Some of the “evidence” used by these theories are completely hilarious. Continuity errors become clues about The Holocaust; a can of baking soda confirms that The Shining is really about the genocide of American Indians; a child who hasn’t seen the movie draws a picture and quotes one of the lines and the mother seemingly decides her child actually has the ability to “shine” (though presumably she’s been watching the movie dozens or hundreds of times in the next room while the kid is playing, driving it into his subconscious).

It’s good to recognize pareidolia when it happens. Many people develop elaborate gambling systems to beat essentially random outcomes (in roulette, for example). These people waste their time as well as their money. It’s possible to consciously combine some types of qualitative data in unique ways and come up with astonishing, novel ways to think about things. But in truly random data, pareidolia can only mislead us.

There is a related term called Apophenia. It’s tough to find a big difference in the definitions of Apophenia and pareidolia. Both involve finding patterns in chaos. When we look at the etymology of the words, things get interesting, albeit fuzzy.

Pareidolia comes from the Greek word para, meaning “above,” “beyond,” or “beside of,” and eidolon, which means “representation” or “figure.” So you can understand that pareidolia is seeing something beyond what is actually there.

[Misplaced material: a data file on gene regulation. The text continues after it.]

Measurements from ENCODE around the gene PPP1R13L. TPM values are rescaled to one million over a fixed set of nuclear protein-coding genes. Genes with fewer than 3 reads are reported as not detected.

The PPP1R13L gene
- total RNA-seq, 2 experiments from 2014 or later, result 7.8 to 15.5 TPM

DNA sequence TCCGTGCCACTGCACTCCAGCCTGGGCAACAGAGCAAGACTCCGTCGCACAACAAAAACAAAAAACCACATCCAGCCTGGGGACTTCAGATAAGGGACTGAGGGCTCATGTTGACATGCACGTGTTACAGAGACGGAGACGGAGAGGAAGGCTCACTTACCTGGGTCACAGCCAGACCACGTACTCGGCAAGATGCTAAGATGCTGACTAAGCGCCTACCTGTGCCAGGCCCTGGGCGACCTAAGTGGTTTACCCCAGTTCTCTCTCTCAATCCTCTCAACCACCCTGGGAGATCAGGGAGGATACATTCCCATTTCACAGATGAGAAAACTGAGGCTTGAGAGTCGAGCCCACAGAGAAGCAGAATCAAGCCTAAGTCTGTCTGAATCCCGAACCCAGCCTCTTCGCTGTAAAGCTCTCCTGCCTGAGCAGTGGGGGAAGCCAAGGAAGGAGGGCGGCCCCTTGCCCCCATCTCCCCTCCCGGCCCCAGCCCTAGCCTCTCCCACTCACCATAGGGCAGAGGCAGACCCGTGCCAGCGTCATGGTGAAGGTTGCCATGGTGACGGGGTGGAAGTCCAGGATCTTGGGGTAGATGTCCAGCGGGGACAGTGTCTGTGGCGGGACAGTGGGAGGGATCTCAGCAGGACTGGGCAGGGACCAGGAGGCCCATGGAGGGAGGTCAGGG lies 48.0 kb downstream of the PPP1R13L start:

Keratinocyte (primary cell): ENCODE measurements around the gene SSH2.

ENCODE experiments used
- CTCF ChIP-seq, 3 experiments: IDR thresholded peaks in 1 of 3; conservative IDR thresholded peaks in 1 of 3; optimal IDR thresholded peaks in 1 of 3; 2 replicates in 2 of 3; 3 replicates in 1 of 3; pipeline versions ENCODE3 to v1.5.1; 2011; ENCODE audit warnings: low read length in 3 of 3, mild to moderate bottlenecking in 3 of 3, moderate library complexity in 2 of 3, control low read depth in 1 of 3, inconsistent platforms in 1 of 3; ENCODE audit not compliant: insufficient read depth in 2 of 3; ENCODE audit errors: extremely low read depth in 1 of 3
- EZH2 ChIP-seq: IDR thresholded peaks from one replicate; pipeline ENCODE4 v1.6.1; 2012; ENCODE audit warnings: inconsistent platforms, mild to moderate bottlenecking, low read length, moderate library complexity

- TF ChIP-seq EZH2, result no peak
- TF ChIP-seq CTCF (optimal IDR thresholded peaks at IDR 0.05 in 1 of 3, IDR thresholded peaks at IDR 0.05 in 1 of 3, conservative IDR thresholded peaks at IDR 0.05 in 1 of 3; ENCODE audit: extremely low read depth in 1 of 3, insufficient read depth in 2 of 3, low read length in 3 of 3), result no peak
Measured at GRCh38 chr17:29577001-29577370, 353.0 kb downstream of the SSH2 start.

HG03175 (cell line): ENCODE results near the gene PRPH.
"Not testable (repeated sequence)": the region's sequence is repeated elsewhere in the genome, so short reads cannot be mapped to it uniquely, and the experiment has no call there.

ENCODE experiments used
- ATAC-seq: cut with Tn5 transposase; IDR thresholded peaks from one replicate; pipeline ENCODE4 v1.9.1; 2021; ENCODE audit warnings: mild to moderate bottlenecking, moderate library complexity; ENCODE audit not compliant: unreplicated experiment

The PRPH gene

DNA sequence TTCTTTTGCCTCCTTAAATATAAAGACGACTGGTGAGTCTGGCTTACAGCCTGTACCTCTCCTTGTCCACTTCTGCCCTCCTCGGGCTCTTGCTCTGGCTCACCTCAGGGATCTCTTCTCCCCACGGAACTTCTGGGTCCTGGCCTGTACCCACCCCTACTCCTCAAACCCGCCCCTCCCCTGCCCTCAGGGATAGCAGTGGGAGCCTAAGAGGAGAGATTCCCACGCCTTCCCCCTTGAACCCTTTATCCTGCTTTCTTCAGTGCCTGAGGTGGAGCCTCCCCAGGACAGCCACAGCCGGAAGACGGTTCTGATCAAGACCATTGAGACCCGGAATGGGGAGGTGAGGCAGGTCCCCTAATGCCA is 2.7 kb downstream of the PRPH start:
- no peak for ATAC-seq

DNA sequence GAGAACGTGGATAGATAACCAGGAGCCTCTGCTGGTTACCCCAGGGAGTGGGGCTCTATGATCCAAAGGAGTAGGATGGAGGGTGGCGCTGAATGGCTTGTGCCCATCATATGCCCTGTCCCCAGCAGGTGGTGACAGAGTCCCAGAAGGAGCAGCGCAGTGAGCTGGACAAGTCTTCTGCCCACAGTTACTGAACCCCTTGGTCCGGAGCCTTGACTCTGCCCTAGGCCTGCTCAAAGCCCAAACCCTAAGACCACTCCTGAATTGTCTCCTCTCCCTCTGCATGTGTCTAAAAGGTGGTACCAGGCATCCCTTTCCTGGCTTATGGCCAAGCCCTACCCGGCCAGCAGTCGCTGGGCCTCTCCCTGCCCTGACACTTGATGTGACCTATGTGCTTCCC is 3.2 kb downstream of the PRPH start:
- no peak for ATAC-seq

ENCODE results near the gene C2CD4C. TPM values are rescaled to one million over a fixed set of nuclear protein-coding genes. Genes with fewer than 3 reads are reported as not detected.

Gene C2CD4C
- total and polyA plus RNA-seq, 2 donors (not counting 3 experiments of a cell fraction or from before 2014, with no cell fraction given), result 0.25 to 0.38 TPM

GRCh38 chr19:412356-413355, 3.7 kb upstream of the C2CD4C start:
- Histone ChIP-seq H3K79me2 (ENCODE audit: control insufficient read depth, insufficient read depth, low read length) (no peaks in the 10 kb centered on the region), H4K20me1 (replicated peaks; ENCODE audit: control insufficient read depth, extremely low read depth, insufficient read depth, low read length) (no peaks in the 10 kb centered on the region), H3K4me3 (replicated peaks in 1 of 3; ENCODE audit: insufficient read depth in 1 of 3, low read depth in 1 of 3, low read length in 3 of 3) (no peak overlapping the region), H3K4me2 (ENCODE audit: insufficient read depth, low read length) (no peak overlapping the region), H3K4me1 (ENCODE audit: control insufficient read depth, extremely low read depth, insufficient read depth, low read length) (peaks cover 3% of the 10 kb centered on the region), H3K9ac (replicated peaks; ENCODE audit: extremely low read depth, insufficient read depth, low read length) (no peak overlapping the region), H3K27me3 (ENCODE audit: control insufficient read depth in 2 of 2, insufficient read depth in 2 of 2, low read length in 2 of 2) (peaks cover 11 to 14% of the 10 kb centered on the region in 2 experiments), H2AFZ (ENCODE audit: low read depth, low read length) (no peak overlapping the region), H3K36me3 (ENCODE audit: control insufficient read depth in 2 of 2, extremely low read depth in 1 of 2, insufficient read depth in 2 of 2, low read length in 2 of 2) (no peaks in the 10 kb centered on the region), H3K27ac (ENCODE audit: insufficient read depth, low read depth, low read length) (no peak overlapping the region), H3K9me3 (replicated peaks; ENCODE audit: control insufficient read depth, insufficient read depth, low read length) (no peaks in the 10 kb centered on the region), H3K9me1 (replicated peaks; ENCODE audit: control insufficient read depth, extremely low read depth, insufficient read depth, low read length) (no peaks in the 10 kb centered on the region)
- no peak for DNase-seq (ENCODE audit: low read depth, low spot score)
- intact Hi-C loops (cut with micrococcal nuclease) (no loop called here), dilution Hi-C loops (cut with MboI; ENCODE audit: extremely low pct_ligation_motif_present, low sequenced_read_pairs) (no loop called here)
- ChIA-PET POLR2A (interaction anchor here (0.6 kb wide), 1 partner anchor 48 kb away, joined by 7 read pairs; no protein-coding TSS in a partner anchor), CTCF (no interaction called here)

Apophenia, however, is a little different. The Greek prefix apo means “away from”, as in apology, where you distance yourself from previous words (apo = “away from” logo = “words”). But the second part of Apophenia, the phenia, is not so clear. Wikipedia claims it was mistranslated from phrenia, as in schizophrenia, but it is also very close to phany, as in epiphany. Mistake?

How would we know? Either etymological route tells us Apophenia is an experience that is far from that which is shown. On one hand we might find a hidden meaning that is pure confusion. On the other hand, we might find a deeper truth than what is apparent. Well allow me to exercise Apophenia on the chaos of this etymological mess. Apophenia means recognizing patters that others don’t, for better or for worse.

So, after all that, you’re wondering if Room 237 is worth watching. Well, it depends what you want to get out of it, and of course, how you interpret it.